Contributed by Evelyn Roe

Workshop participants at Paro airport

The polite rain of south-west England taps on my window. I lift my eyes from the keyboard and soft memories of the ISE Congress arrive like mist over Dartmoor. Bhutan is a far-off place, and the workshop just a dream: a dream of friendship, culture, learning, and un-learning.

But, as I inhale again the tangy, pine-filled air that claimed me as I stumbled out of the coach on that first, dark arrival at the hostel in the mountains, my mind sharpens, and I am back in Lobesa in an instant.

Dawn on our first day in the new hostel at the College of Natural Resources: I turn over in bed to peek at the pale light barely reaching over the mountain-tops, and tiptoe out on to the balcony. My gaze stretches through the cool air, which breathes me in. There is nothing that looks, smells, tastes, or sounds familiar, but my heart feels completely at home. This feeling settles in me throughout the four days of the workshop, kindled by the warmth of my fellow ethnobiologists and enhanced by the graceful hospitality of our Bhutanese hosts.

The International Network of Emerging Ethnobiologists (INEE) was founded in Canada in 2010 at the Tofino ISE Congress, with the aims of fostering international connections between emerging ethnobiologists, and establishing a support network of mentors. In 2012, in Montpellier, the INEE workshop provided a rich and enjoyable experience of how students and mentors can nurture reciprocal learning in an informal setting; the success of this event encouraged the INEE student representatives to plan a third pre-Congress event for Bhutan.

The Lobesa workshop was certainly international, not only because of the diverse origins of the participants, but also from the geographical range of our research projects. It was an A-to-Z of ethnobiology: from Australia to Zambia, with nearly 20 other nations in between!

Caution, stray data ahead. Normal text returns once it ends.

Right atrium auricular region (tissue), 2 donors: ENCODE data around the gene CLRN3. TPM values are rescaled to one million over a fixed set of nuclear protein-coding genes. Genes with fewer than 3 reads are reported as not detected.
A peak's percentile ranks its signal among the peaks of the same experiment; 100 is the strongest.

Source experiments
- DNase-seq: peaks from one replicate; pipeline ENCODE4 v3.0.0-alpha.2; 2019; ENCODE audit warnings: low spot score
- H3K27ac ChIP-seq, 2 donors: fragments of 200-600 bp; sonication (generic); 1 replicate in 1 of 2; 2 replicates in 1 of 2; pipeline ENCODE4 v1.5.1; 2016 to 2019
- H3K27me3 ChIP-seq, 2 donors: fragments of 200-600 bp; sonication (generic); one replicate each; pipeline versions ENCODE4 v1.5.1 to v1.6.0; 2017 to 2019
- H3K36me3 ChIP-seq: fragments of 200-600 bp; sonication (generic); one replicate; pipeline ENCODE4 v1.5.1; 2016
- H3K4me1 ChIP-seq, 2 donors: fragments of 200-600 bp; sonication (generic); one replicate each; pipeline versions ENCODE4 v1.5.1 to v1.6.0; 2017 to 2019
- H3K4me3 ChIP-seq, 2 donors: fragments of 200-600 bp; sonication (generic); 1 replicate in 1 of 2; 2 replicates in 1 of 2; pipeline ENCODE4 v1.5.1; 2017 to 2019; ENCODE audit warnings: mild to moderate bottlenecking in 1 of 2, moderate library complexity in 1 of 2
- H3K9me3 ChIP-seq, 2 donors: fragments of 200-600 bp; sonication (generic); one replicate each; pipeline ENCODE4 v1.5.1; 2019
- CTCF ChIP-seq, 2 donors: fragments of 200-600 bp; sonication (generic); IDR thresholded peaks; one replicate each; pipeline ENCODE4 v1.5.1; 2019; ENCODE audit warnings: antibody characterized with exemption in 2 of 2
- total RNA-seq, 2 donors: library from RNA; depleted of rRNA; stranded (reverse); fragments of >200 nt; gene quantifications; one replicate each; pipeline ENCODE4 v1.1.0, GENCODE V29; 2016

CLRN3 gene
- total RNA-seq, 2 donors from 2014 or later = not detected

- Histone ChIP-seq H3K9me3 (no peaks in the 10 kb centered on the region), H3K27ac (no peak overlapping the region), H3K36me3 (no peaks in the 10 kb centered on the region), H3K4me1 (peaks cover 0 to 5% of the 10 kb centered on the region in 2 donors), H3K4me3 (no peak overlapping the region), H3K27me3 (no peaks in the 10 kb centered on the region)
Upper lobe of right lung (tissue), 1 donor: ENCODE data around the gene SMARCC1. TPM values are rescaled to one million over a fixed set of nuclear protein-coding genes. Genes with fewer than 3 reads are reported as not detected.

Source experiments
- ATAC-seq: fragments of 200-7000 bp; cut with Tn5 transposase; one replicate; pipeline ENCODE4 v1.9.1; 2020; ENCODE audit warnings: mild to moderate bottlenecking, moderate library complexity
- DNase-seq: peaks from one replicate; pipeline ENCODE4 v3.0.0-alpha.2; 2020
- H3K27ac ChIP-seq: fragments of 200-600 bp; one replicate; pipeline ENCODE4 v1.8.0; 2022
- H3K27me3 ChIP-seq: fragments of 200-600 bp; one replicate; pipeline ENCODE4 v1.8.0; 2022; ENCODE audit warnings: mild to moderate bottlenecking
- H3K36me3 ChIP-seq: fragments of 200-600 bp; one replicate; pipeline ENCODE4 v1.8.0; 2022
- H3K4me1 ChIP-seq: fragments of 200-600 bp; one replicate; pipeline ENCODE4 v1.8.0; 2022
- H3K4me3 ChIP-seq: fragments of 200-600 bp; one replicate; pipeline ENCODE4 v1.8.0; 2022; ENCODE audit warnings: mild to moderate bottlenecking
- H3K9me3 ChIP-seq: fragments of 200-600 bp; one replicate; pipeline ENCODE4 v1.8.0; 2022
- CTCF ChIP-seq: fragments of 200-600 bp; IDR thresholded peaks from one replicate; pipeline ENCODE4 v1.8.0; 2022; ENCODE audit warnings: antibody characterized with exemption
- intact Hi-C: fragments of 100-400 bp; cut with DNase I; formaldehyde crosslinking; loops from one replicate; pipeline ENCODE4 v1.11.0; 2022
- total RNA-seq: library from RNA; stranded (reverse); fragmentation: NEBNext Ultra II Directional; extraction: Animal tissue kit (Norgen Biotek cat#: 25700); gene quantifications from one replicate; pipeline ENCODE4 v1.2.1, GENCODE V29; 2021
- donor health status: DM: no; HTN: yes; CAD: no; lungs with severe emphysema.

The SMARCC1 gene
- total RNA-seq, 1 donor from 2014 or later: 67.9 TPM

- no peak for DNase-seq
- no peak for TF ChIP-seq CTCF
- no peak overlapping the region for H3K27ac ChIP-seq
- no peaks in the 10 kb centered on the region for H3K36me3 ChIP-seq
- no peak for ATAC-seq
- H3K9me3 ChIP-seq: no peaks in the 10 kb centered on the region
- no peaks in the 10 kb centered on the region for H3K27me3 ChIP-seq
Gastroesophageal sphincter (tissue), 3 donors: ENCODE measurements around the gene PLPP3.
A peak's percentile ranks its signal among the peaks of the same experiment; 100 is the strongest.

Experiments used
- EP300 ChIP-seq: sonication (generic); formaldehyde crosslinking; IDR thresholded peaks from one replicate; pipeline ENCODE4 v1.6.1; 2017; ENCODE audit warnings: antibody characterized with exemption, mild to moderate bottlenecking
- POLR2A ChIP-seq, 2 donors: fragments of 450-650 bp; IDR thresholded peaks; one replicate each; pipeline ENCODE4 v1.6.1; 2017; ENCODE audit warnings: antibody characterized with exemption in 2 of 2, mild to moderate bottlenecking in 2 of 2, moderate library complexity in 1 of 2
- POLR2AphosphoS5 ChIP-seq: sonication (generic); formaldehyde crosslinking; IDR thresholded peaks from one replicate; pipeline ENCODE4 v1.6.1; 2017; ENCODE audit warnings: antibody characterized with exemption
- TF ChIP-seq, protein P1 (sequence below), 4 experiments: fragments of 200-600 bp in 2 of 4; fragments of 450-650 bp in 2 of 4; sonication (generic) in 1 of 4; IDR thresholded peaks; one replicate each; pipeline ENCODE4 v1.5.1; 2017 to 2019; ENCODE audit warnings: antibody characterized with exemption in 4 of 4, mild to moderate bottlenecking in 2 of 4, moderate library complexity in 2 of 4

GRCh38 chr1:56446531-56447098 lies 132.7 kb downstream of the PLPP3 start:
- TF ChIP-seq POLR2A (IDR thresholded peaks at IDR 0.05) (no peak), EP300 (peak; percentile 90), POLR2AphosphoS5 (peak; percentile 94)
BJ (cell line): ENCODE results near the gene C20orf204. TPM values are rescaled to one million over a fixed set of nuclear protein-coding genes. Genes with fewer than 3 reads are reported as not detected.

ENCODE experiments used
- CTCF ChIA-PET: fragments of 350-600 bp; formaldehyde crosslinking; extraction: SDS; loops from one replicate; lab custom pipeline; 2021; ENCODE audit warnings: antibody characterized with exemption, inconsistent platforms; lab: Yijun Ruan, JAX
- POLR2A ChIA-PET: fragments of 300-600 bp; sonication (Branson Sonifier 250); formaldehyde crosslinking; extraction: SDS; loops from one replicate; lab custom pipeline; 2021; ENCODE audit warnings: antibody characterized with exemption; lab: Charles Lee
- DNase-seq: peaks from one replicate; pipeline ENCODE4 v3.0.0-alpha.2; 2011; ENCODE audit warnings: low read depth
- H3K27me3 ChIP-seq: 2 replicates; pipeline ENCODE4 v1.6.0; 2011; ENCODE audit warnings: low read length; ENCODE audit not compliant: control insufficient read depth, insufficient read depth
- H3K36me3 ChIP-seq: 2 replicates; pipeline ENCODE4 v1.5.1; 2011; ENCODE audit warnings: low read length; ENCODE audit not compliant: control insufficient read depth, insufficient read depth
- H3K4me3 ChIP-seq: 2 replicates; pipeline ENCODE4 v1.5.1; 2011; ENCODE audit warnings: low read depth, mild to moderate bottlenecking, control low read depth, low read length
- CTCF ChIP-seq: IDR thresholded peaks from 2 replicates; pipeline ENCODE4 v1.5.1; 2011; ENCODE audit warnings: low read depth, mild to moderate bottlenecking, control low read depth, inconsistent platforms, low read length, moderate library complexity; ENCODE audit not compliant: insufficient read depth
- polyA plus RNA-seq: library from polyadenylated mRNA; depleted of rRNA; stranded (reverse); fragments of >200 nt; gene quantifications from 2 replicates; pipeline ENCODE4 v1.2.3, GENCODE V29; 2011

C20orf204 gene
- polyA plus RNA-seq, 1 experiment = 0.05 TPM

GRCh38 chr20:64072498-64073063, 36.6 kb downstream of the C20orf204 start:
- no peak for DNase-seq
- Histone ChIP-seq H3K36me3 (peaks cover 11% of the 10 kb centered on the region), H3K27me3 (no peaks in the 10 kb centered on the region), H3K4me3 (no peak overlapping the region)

It’s worth taking a moment to reflect on the epithet, Emerging. It suggests qualities of curiosity, inquisitiveness, and expression of potential; unfolding, exploring one’s new world, coming into the light, becoming visible, revealing oneself, entering the picture. These qualities and gestures were much in evidence as we shared our early experiences of academic inquiry and fieldwork, and expressed our hopes for the future.

View from the CNR hostel at dawn

Alain Cuerrier’s session, ‘Supporting a new generation of ethnobiologists’, provided a structure for exploring these hopes. He invited us to examine our individual attitudes towards, and experiences of, different research and work environments. To facilitate this, each of us placed our name on a large chart to represent where we imagine ourselves in the future. In an academic institution? Independent consultant? Working with NGOs, perhaps? Or, the least popular choice, within a commercial environment. This led to lively discussion, with a thought-provoking contribution from Gary Martin who suggested that independence from institutional and governmental funding may allow for a more creative environment for inquiry and well-being.

This session also brought deep reflection about our potential roles in those different environments. Of course, being ethnobiologists, we mostly perched on edges; and some, like Verna Miller, placed ourselves outside all the boxes!

Verna’s session on indigenous research methods and protocol was insightful and, as always, she spoke from the heart, and from her personal experience of what it means to be indigenous. She gave us an important reminder that observation and experimentation are found not only in mainstream Western science, but are inherent in indigenous science, too.